How can organizations ensure that they manage their leadership transitions in the most effective way?
An executive leadership transition is one of the most high risk processes that a business has to undertake. It can be time consuming and expensive, and without clear communication and decisive execution, uncertainty can emanate. CEO succession planning is a significant governance issue, but the consequences of mismanaged succession can also have a large impact if it isn’t extended through an organization’s other key leadership positions. If the effect of having a calm, experienced leader is akin to navigating a ship successfully through increasingly unpredictable economic waters, the risk of mismanaged succession planning is that you may lose people overboard. Employees can become disengaged due to the uncertainty, shareholders will begin to question the future and security of their investments, and customers may question the direction of the business.
Obstacles to effective succession planning can be both structural and cultural, so it is important to start as early as possible.
A 2014 report from the Institute of Economic Development (IED) and Stanford University’s Rock Centre for Corporate Governance revealed that 40% of the participating organizations do not have a formal talent development program for the senior executives below the CEO, while 93% of respondents do not assign a board member for mentoring of senior executives below the CEO.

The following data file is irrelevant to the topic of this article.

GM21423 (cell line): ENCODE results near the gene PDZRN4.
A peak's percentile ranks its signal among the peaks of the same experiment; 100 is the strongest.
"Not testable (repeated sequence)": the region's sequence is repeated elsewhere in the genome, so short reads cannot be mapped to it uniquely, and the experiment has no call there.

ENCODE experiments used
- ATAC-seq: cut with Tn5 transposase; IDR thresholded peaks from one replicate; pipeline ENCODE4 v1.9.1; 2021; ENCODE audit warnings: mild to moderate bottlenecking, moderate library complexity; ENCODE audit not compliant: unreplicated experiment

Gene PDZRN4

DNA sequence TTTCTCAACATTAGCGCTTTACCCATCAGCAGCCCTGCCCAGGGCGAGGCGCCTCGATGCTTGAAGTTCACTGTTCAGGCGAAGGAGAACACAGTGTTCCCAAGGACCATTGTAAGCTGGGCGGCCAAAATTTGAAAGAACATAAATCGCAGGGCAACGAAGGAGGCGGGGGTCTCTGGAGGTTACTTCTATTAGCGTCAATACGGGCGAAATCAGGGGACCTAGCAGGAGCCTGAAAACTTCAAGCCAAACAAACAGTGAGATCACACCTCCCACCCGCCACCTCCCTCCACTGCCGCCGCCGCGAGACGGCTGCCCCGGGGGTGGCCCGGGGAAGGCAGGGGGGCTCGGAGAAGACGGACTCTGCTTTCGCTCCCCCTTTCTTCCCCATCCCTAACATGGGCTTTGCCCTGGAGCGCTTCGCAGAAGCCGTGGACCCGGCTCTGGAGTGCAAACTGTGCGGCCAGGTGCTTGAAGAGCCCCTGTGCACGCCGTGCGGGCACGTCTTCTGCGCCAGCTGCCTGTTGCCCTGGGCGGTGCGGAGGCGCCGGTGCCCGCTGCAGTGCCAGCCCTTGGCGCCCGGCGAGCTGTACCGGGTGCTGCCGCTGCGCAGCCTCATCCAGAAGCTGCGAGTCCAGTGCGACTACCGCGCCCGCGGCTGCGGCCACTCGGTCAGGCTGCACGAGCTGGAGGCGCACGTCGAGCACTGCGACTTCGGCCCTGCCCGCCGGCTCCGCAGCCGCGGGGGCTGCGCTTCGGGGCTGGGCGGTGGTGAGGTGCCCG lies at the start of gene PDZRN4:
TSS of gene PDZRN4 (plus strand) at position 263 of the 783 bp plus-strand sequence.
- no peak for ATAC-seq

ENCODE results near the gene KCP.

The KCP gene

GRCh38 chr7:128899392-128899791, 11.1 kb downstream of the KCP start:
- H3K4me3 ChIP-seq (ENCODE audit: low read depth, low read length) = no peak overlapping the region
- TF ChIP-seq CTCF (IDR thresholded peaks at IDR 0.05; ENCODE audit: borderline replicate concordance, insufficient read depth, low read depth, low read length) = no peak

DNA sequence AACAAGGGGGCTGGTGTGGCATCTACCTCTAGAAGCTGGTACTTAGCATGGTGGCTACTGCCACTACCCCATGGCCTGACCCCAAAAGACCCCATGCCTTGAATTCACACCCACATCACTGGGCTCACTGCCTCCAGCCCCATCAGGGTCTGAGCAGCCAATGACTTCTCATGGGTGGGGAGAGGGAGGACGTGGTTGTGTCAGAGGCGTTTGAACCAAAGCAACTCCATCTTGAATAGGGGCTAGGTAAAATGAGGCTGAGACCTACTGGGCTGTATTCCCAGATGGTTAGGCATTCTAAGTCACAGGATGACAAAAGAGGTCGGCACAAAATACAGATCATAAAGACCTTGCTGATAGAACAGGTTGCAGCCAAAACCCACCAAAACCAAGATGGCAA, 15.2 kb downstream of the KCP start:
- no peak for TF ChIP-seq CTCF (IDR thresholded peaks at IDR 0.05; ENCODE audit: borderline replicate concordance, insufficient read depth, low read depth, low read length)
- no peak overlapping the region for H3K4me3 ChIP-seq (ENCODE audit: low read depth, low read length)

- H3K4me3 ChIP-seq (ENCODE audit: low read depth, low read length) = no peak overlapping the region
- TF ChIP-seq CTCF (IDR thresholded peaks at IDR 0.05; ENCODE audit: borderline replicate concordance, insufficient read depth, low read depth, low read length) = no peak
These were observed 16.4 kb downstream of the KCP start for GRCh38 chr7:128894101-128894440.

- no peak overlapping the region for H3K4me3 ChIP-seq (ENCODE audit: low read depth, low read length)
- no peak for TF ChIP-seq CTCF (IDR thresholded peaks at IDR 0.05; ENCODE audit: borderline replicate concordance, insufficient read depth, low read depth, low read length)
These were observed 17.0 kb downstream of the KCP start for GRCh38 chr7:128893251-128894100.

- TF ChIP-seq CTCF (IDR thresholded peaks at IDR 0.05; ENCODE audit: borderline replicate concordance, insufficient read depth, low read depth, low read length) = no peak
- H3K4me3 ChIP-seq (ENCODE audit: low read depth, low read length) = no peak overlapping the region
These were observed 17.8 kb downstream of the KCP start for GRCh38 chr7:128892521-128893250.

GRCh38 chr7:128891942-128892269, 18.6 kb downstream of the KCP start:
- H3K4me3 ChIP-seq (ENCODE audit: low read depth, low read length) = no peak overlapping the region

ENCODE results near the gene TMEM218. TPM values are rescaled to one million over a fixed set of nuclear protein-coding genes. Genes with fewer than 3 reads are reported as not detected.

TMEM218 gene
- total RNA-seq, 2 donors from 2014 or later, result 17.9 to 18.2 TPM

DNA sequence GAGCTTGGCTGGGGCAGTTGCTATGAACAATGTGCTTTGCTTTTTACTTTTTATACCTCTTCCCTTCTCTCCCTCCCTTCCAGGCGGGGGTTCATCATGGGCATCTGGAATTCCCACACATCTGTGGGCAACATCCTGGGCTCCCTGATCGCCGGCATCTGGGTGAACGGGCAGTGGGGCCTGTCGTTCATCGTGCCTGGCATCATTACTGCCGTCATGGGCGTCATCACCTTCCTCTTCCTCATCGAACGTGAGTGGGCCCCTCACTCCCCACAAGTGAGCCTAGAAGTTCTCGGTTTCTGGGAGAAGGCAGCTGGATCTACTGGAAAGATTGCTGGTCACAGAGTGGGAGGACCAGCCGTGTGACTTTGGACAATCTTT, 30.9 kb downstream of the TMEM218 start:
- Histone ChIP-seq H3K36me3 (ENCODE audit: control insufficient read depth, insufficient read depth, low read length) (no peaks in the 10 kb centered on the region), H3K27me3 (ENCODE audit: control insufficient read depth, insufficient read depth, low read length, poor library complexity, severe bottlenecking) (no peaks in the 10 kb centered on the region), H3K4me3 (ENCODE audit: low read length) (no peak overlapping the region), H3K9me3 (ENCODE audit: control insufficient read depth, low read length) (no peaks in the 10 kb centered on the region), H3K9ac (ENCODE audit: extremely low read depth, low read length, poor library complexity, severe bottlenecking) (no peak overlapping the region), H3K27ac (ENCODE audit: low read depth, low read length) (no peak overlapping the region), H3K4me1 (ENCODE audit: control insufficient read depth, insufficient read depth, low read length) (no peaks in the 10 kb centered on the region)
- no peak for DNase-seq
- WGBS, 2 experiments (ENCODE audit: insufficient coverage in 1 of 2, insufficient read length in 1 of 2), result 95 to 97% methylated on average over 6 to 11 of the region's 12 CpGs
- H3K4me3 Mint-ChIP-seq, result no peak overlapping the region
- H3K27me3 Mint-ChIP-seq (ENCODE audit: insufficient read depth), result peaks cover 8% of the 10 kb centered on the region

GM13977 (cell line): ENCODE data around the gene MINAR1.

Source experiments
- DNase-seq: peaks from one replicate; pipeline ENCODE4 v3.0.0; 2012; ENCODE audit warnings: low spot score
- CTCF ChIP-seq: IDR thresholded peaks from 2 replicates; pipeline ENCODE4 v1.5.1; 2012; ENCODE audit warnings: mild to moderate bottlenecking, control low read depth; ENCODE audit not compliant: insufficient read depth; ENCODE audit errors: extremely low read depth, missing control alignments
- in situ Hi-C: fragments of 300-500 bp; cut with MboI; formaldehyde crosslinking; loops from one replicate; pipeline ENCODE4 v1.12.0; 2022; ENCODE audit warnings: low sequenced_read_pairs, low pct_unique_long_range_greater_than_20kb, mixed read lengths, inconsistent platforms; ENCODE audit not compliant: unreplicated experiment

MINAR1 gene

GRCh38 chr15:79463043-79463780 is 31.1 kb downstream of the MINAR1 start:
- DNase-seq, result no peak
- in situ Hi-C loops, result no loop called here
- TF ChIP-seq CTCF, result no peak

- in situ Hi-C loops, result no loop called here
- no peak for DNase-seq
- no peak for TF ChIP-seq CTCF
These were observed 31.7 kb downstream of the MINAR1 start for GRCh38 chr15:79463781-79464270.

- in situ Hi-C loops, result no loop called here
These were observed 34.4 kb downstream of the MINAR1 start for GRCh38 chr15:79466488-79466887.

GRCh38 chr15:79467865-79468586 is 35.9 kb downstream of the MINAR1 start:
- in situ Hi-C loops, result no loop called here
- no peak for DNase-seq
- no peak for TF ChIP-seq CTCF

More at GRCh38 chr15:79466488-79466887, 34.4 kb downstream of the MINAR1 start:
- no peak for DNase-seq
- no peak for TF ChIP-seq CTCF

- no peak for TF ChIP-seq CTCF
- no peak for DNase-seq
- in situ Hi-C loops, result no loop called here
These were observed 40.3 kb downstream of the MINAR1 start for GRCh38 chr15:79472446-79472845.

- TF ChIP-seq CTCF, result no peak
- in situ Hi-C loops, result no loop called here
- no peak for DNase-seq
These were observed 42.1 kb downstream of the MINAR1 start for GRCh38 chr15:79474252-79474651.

However, this is beginning to change, according to Nicola Brazil, Leadership Advisory Services Leader, Europe, Middle East, Africa & Asia Pacific at Spencer Stuart. “Our clients are recognizing that there are three forms of succession: logical, planned succession, accelerated succession and emergency succession,” she says. “We’re seeing a focus on getting ready earlier. Obstacles to effective succession planning can be both structural and cultural, so it is important to start as early as possible. The best CEOs that I have worked with recently are those who start the succession planning for their own role right at the start of their tenure.”
Aligning succession planning with business strategy
Yet there is more to sophisticated succession planning than just identifying a list of individuals who could step into a certain role under a variety of different circumstances. In order for the leadership transition to be effective, a succession plan should be aligned with the overall business strategy. This requires an audit of internal talent to identify who the high performing and high potential employees are, and what development opportunities they need in order to be truly ready to execute the business strategy.